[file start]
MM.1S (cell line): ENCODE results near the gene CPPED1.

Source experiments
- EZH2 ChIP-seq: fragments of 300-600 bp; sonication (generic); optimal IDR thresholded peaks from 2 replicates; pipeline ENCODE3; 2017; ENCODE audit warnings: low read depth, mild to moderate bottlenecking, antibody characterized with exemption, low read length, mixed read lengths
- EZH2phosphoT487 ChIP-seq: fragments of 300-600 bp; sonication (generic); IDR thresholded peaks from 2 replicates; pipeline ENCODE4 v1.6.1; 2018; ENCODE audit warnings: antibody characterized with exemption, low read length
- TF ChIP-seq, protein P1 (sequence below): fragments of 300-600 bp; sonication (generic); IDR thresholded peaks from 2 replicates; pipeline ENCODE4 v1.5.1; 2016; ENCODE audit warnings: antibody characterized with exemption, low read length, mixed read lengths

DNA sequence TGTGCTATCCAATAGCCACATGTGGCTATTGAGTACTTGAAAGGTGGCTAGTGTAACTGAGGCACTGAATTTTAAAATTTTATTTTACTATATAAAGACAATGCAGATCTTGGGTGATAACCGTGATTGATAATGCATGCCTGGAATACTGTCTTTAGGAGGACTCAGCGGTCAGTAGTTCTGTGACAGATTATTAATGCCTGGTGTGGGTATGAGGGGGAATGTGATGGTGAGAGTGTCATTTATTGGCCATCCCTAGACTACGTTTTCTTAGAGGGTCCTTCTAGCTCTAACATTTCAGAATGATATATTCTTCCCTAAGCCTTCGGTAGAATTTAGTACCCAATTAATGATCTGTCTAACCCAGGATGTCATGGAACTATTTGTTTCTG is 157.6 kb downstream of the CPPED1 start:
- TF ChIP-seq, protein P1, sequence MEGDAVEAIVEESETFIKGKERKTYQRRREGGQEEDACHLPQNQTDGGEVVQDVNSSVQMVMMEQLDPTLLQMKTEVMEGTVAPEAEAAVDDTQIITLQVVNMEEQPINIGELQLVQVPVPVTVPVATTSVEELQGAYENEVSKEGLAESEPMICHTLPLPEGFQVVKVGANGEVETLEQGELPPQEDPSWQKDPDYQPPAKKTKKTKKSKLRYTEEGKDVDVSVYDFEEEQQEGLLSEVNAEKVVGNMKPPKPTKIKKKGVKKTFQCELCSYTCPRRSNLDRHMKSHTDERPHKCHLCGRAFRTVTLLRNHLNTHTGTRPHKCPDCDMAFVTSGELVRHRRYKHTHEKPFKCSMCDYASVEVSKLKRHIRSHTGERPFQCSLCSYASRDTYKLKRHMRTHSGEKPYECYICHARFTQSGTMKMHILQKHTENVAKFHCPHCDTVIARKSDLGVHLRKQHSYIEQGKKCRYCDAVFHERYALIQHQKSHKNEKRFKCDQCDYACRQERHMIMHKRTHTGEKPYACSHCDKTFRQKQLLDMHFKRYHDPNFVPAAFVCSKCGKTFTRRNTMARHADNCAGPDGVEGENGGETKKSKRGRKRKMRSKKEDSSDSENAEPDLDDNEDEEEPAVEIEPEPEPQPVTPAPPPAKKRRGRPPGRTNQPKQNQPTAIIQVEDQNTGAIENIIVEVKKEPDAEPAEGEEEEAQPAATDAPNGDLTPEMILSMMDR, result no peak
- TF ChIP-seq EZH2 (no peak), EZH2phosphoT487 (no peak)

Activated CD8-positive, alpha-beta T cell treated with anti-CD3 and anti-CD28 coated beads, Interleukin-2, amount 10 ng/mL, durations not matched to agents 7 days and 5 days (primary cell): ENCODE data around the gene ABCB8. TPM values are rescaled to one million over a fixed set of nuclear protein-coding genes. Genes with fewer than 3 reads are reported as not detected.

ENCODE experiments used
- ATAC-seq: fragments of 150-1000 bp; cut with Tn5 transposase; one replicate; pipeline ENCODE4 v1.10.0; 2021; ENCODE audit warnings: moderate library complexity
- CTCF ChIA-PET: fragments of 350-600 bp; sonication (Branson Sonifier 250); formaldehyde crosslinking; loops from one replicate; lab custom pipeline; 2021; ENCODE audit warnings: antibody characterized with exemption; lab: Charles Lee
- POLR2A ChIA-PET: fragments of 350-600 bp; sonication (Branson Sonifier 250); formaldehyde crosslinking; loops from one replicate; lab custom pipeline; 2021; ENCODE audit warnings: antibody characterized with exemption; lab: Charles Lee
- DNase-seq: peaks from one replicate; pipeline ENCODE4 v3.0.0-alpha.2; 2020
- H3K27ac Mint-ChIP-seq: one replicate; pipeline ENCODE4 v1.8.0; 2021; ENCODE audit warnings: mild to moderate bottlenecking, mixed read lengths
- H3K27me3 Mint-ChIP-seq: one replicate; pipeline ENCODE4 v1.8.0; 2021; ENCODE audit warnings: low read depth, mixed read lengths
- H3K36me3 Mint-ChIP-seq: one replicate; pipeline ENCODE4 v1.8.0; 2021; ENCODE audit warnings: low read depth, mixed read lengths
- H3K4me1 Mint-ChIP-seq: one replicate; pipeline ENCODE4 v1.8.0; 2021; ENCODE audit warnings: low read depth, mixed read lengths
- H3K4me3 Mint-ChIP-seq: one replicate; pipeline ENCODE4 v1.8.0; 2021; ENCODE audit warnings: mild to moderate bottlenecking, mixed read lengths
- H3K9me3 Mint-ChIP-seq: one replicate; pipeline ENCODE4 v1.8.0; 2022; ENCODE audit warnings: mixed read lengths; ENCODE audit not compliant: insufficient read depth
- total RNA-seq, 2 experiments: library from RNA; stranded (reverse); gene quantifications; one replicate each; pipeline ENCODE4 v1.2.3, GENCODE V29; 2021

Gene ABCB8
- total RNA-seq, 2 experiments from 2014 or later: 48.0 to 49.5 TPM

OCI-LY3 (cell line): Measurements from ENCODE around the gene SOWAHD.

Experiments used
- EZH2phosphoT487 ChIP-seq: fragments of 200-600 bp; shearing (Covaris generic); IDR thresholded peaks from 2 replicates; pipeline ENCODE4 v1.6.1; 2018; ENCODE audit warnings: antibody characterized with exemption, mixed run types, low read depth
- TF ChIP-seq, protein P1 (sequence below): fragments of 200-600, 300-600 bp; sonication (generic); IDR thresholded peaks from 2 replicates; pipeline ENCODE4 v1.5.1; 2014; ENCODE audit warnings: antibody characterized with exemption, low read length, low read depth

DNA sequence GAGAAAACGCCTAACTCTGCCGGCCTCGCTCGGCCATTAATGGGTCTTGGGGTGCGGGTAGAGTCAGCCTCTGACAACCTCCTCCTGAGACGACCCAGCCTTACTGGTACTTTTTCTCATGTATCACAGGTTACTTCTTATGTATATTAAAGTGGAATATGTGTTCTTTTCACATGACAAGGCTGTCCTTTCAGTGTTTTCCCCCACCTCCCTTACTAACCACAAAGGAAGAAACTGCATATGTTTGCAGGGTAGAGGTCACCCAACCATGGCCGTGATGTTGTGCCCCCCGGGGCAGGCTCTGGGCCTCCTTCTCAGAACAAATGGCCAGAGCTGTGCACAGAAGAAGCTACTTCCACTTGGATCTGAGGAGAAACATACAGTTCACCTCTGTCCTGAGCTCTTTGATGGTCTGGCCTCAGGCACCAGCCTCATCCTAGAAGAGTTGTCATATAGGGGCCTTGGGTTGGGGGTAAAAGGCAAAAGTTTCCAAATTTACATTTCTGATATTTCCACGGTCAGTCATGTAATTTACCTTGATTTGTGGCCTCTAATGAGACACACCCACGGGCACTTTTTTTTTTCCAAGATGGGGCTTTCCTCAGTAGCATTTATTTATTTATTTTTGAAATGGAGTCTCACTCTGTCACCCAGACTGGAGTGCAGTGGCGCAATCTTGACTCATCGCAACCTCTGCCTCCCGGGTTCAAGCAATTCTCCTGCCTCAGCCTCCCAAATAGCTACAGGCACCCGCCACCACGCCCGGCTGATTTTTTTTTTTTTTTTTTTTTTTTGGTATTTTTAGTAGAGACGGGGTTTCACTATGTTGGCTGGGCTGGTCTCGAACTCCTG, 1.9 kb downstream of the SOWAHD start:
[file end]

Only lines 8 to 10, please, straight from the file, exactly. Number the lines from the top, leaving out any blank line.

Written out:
- TF ChIP-seq EZH2 (no peak), EZH2phosphoT487 (no peak)

Activated CD8-positive, alpha-beta T cell treated with anti-CD3 and anti-CD28 coated beads, Interleukin-2, amount 10 ng/mL, durations not matched to agents 7 days and 5 days (primary cell): ENCODE data around the gene ABCB8. TPM values are rescaled to one million over a fixed set of nuclear protein-coding genes. Genes with fewer than 3 reads are reported as not detected.

ENCODE experiments used